Post-traumatic stress disorder (PTSD) is a severe mental health condition that can lead to feelings of intense anxiety and distress. However, along with availing of professional treatment, adopting certain strategies for coping with PTSD can help facilitate a faster recovery.
How To Deal With PTSD
Post-traumatic stress disorder not only affects your cognitive, emotional, and physical well-being but also your ability to function in daily life.
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However, the symptoms can be effectively overcome 1 with the help of psychotherapy and medication.
Along with professional treatment, adopting certain healthy ways of coping with PTSD can ensure better treatment outcomes. Sometimes, people resort to drugs and alcohol 2 to manage PTSD. While these substances can provide temporary relief, they may not help overcome PTSD in the long run as they can easily become addictive and cause more harm than good.
Thus, experts recommend healthier coping strategies for PTSD that can also reduce the risk of developing other comorbid conditions 3, like eating disorders, depression, anxiety, substance use disorders, etc.
Some of these skills for coping with PTSD are discussed below.
1. Learn about PTSD
It can be difficult to find solutions to an unknown problem. Understanding your trauma and the symptoms you are suffering from, also known as ‘psychoeducation 4’ is therefore considered the first step toward recovery. Learning about PTSD can also help you better explain what you are experiencing to a healthcare professional or your loved ones.
2. Practice Mindfulness
Mindfulness helps to relax our body and calm our mind by bringing our awareness into the present moment without any judgment 5. Mindfulness-based interventions 6 are often incorporated into therapy to facilitate better coping with PTSD flashbacks.
The practice of mindfulness has also been associated with fewer PTSD symptoms 7. In fact, using mindfulness-based strategies for coping with post traumatic stress disorder has been specifically related to lower levels of substance abuse 8 in PTSD.
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Numerous studies 9 have found physical exercise to be associated with decreased symptoms of stress, anxiety, and depression. Going to a gym, doing a cardio routine at home, or even something as simple as a 10-minute walk every day can significantly help alleviate symptoms such as low mood.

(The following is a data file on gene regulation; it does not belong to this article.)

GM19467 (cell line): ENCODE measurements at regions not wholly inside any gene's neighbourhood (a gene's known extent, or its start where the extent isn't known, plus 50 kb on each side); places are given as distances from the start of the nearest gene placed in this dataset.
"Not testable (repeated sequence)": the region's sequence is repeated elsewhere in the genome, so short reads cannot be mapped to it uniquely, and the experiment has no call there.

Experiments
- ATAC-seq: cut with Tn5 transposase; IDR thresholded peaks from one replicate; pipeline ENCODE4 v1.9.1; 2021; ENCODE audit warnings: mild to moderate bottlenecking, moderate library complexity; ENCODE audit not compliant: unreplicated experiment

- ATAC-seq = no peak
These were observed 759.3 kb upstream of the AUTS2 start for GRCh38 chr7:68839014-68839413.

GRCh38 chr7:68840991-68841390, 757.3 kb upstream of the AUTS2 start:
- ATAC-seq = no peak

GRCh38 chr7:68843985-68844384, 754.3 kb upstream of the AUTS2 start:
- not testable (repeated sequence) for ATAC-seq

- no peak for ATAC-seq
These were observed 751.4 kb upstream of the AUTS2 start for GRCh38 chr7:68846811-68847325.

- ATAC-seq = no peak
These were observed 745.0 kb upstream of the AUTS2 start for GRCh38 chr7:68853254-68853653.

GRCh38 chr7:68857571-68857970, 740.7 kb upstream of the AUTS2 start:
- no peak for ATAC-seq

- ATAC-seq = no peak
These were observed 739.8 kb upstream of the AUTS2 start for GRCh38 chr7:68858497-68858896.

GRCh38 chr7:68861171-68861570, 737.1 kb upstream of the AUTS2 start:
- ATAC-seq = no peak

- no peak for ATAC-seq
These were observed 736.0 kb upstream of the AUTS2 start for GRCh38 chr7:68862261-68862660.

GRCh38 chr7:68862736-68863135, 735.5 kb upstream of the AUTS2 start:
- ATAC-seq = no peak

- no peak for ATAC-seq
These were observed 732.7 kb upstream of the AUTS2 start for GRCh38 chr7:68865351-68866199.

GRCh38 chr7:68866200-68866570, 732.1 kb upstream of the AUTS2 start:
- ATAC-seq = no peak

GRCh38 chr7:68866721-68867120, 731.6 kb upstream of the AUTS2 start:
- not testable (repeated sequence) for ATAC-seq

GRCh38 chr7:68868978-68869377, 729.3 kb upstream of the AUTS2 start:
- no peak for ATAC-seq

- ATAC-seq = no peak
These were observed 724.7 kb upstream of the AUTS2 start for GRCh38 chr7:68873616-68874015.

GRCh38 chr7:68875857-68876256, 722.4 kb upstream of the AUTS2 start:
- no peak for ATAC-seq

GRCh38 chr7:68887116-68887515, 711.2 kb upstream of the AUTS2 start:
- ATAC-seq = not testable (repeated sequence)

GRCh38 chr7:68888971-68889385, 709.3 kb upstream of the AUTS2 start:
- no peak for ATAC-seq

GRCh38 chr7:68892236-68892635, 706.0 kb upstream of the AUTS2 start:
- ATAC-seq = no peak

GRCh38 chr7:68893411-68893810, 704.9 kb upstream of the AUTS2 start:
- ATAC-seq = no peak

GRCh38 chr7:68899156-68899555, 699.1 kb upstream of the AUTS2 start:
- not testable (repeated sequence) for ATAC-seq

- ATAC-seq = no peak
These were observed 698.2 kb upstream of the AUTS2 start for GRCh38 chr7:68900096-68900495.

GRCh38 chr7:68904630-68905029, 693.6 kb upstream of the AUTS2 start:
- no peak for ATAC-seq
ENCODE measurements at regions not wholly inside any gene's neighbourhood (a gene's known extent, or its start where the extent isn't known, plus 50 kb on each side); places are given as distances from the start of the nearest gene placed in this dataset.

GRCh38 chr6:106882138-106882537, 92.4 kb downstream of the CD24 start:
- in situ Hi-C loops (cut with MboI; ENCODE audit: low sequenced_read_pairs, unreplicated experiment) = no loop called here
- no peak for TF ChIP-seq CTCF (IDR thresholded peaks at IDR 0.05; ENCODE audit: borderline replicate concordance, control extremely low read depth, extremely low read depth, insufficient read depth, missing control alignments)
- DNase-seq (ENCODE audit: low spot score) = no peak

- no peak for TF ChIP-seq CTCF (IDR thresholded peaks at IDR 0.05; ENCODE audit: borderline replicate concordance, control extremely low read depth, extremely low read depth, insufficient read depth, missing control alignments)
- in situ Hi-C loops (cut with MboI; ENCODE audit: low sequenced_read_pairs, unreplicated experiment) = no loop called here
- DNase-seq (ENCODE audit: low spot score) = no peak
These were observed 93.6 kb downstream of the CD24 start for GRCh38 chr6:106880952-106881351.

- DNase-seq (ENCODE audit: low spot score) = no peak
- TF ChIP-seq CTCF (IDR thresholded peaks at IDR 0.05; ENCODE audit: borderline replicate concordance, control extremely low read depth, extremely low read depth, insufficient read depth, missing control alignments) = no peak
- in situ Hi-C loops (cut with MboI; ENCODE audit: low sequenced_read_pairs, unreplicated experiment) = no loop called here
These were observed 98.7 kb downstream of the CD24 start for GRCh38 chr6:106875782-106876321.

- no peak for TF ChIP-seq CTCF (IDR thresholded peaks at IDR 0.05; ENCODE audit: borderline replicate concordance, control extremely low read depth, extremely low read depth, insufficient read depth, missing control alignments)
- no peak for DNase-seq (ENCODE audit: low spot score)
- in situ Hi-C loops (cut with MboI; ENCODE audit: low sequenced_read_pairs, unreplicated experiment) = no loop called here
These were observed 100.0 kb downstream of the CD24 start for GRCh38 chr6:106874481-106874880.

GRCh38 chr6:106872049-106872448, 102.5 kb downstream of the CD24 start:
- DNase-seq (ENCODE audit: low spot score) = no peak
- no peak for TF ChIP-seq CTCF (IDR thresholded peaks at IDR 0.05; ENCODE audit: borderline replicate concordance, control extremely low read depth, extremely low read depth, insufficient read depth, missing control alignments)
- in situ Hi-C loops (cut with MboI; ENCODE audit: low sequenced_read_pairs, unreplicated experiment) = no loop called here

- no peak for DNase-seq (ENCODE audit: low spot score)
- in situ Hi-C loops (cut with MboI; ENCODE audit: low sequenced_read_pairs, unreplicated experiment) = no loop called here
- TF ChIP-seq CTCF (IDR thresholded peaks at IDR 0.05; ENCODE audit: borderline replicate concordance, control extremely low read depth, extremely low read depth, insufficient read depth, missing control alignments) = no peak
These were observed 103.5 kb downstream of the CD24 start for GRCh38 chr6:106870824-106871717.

4. Maintain a journal
Writing allows you to freely express your thoughts and emotions and has been indicated in the improvement of mental and emotional well-being. Expressive writing 12 and journaling can be excellent self-help strategies for coping with PTSD triggers.
Studies 13 have also found that narrative writing can not only relieve PTSD symptoms but also reduce anger, facilitate post-traumatic growth and enhance coping abilities.
5. Join a support group
Peer support groups can greatly help a person in coping with PTSD nightmares and other symptoms. Knowing and interacting with other people who have gone through similar trauma can provide a sense of interconnectedness and belonging.
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Here are some additional tips for coping with PTSD that you may find helpful:
- Follow a healthy lifestyle by eating a balanced diet and maintaining good sleep hygiene.
- Try to avoid smoking, coffee, alcohol, and illegal drugs.
- Socialize with your friends and family.
- Talk to a trusted friend or family member openly and honestly.
- Engage in self-care practices, like getting a massage, or a spa.
- Set small and realistic goals for yourself.
- Do things that you enjoy, like eating good food, listening to relaxing music, or pursuing a hobby.
Natural Ways Of Coping With PTSD
According to recent research 16, some strategies that may prove beneficial in coping with PTSD are
- Qigong and Tai Chi
- Herbal and dietary supplements
- Art Therapy, and
- Animal-Assisted Therapy
However, these methods must be undertaken under the guidance and supervision of experts from the field.
Read More About How PTSD Can Be Treated
Helping A Loved One With PTSD
PTSD not only affects the patient but can also have adverse effects on the emotional health of the people around them. In fact, caring for a loved one with PTSD can be quite challenging.
Here are a few tips for you to better support someone who is coping with PTSD:
- Learn 17 about the disorder, including its symptoms, and treatment options. This can help you understand your loved one better and respond to them accordingly.
- Encourage them to seek treatment for their condition and help them follow through with the treatment plan.
- Learn to identify and thereby manage triggers that may lead to a PTSD symptom such as a flashback.